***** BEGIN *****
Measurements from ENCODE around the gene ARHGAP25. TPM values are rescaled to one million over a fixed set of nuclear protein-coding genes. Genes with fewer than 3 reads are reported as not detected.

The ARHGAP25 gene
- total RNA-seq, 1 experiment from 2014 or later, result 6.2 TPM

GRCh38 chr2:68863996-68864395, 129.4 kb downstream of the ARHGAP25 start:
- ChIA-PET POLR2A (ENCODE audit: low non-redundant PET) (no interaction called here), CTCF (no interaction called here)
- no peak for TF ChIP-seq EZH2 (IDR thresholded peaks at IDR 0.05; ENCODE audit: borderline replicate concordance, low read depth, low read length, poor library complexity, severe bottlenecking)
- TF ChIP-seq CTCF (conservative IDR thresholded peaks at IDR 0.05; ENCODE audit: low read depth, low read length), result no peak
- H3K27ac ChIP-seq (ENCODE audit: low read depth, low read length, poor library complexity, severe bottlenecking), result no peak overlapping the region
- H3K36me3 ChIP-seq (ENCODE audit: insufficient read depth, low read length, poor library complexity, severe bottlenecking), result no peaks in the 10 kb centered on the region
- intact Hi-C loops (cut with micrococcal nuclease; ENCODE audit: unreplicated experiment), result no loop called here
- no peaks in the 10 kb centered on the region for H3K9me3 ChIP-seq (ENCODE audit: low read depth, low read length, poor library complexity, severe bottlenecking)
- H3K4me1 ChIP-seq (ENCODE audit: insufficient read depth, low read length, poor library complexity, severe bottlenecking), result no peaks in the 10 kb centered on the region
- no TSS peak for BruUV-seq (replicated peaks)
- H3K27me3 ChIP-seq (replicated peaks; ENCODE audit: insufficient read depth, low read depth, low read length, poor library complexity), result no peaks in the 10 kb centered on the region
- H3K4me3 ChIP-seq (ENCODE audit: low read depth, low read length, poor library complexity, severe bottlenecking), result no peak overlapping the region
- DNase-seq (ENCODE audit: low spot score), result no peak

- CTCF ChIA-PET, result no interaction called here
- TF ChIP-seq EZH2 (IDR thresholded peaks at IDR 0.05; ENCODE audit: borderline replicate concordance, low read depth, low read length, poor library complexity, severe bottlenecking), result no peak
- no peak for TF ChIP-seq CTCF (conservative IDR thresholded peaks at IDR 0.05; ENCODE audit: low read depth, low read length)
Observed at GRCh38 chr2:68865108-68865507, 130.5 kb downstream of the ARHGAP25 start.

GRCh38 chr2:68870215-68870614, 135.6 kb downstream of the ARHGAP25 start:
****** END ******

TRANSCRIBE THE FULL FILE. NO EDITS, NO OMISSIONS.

Measurements from ENCODE around the gene ARHGAP25. TPM values are rescaled to one million over a fixed set of nuclear protein-coding genes. Genes with fewer than 3 reads are reported as not detected.

The ARHGAP25 gene
- total RNA-seq, 1 experiment from 2014 or later, result 6.2 TPM

GRCh38 chr2:68863996-68864395, 129.4 kb downstream of the ARHGAP25 start:
- ChIA-PET POLR2A (ENCODE audit: low non-redundant PET) (no interaction called here), CTCF (no interaction called here)
- no peak for TF ChIP-seq EZH2 (IDR thresholded peaks at IDR 0.05; ENCODE audit: borderline replicate concordance, low read depth, low read length, poor library complexity, severe bottlenecking)
- TF ChIP-seq CTCF (conservative IDR thresholded peaks at IDR 0.05; ENCODE audit: low read depth, low read length), result no peak
- H3K27ac ChIP-seq (ENCODE audit: low read depth, low read length, poor library complexity, severe bottlenecking), result no peak overlapping the region
- H3K36me3 ChIP-seq (ENCODE audit: insufficient read depth, low read length, poor library complexity, severe bottlenecking), result no peaks in the 10 kb centered on the region
- intact Hi-C loops (cut with micrococcal nuclease; ENCODE audit: unreplicated experiment), result no loop called here
- no peaks in the 10 kb centered on the region for H3K9me3 ChIP-seq (ENCODE audit: low read depth, low read length, poor library complexity, severe bottlenecking)
- H3K4me1 ChIP-seq (ENCODE audit: insufficient read depth, low read length, poor library complexity, severe bottlenecking), result no peaks in the 10 kb centered on the region
- no TSS peak for BruUV-seq (replicated peaks)
- H3K27me3 ChIP-seq (replicated peaks; ENCODE audit: insufficient read depth, low read depth, low read length, poor library complexity), result no peaks in the 10 kb centered on the region
- H3K4me3 ChIP-seq (ENCODE audit: low read depth, low read length, poor library complexity, severe bottlenecking), result no peak overlapping the region
- DNase-seq (ENCODE audit: low spot score), result no peak

- CTCF ChIA-PET, result no interaction called here
- TF ChIP-seq EZH2 (IDR thresholded peaks at IDR 0.05; ENCODE audit: borderline replicate concordance, low read depth, low read length, poor library complexity, severe bottlenecking), result no peak
- no peak for TF ChIP-seq CTCF (conservative IDR thresholded peaks at IDR 0.05; ENCODE audit: low read depth, low read length)
Observed at GRCh38 chr2:68865108-68865507, 130.5 kb downstream of the ARHGAP25 start.

GRCh38 chr2:68870215-68870614, 135.6 kb downstream of the ARHGAP25 start: